4. They receive heavy amounts of rainfall over short periods. So, there is almost direct rock fall quite frequently in these places along with landslides and debris avalanches.

Erosion and Deposition


It involves the acquisition and transportation of rock debris. Rocks break into smaller fragments through weathering and any other process, erosional geomorphic agents like running water, wind and waves transport it to other places. By erosion, relief degrades, i.e., the landscape is worn down.

Abrasion by rock debris carried by these geomorphic agents also aids greatly in erosion.  Though weathering aids erosion it is not a pre-condition for erosion to take place.

Weathering, mass-wasting and erosion are degradational processes. It is erosion that is largely responsible for continuous changes that the earth’s surface is undergoing. Denudational processes like erosion and transportation are controlled by kinetic energy.

Geomorphic agents:

  • The erosion and transportation of earth materials are brought about by wind (gaseous medium), running water, waves, groundwater (liquid medium) and glaciers (solid medium).
  • Of these, the wind, running water and glaciers are controlled by climatic conditions. The work of the other two agents of erosion – waves and groundwater is not controlled by climate. In the case of waves, it is the location in the coastal region — that will determine the work of waves.
  • The work of groundwater is determined more by the ground characteristics of the region. If the rocks are permeable and soluble and water is available only then karst topography develops. We will discuss this in the next chapter.

Types of Erosion

Soil erosion is the process by which top most soil is removed from the surface of the earth by exogenetic processes such as water flow, wind and then transported and deposited in other locations.

In simple terms, soil erosion means the physical displacement of top most soil by various agents, including rain, water flowing over and through the soil profile, wind, glaciers or gravitational pull. Soil erosion can broadly be categorized into the following types:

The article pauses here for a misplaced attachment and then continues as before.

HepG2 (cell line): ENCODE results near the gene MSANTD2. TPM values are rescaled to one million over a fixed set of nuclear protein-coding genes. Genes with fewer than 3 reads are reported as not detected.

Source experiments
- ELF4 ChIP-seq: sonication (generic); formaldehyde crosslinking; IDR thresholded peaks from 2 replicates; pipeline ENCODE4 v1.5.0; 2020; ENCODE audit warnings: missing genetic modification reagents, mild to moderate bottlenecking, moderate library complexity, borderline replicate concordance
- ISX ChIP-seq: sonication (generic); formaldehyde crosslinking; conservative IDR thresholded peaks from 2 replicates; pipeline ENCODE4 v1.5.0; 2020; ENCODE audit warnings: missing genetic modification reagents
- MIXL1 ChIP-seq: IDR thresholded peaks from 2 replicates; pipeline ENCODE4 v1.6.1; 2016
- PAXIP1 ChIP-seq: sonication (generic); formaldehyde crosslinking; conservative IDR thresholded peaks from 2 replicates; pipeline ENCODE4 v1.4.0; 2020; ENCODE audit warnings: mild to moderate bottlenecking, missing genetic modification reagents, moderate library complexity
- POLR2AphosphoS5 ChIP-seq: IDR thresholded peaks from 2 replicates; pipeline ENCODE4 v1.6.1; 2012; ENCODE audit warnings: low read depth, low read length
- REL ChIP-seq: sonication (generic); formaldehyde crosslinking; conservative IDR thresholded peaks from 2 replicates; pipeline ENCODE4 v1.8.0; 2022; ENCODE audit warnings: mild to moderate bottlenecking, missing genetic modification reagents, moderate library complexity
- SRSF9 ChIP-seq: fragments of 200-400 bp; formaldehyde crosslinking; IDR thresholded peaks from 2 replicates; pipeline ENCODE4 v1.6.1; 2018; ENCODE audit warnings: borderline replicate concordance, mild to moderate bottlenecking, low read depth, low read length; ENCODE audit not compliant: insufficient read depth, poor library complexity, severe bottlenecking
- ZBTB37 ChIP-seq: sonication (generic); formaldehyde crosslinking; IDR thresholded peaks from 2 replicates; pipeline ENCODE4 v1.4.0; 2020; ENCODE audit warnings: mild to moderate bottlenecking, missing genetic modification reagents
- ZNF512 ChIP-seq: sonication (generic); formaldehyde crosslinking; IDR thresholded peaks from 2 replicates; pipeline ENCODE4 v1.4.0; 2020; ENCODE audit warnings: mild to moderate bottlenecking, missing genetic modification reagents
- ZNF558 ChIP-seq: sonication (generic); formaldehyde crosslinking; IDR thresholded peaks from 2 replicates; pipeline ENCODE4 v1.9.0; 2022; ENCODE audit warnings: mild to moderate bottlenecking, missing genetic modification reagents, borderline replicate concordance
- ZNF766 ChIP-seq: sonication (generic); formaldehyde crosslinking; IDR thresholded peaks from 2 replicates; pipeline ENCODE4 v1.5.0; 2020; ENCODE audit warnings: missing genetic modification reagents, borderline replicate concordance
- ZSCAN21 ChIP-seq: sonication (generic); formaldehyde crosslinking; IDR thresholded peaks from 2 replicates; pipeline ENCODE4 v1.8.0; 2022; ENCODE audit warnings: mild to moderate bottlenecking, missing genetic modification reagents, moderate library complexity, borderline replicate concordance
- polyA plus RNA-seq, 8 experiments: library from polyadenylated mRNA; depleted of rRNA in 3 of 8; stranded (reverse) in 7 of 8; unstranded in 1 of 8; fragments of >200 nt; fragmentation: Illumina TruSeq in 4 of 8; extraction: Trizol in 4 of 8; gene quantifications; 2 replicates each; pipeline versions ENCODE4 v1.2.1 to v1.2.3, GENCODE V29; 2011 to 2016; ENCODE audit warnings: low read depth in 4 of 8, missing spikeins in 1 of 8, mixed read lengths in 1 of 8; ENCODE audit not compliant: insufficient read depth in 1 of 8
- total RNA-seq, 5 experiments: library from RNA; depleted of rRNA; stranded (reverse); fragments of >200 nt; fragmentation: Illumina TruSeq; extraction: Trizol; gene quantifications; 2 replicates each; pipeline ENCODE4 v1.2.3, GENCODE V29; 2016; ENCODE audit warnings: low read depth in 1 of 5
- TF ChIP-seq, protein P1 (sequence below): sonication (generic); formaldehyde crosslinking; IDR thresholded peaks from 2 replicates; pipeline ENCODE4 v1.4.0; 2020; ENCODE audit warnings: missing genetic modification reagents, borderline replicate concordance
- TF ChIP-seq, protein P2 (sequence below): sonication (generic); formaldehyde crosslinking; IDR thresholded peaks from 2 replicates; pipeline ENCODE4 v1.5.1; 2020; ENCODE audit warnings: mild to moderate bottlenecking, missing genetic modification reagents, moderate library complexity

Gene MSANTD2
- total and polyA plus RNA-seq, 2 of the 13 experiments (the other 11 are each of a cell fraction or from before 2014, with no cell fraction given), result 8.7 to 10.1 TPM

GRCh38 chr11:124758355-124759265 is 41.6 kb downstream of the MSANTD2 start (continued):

1. Water Erosion
  2. Wind Erosion
  3. Glacial erosion
  4. Gravitational Erosion

1. Water erosion: water erosion is the loss of topsoil due to water movement. It is simply caused by water as an agent and is called water erosion. In water erosion, the water acts as an agent to dislodge and transport the eroded soil particles from one area to another.

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This is further classified as follows :

  • Raindrop Erosion/splash Erosion
  • Sheet Erosion
  • Rill erosion
  • Gully erosion
  • Stream bank erosion
  • Landslide
  • Ravine formation
  • Coastal Erosion

Raindrop Erosion/Splash Erosion: It is adifferential soil movement caused by raindrop splash. The detachment of soil particles occurring due to the impact of falling raindrops is known as raindrop erosion or splash erosion. It isconsidered to be the first step in the erosion process.

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Sheet Erosion: the removal of soil in very thin layers or sheets of soil from the earth’s surface caused by running water from slopping land, which is known as sheet erosion. It results in the loss of the very fine soil particles that contain most of the available nutrients and organic matter in the soil.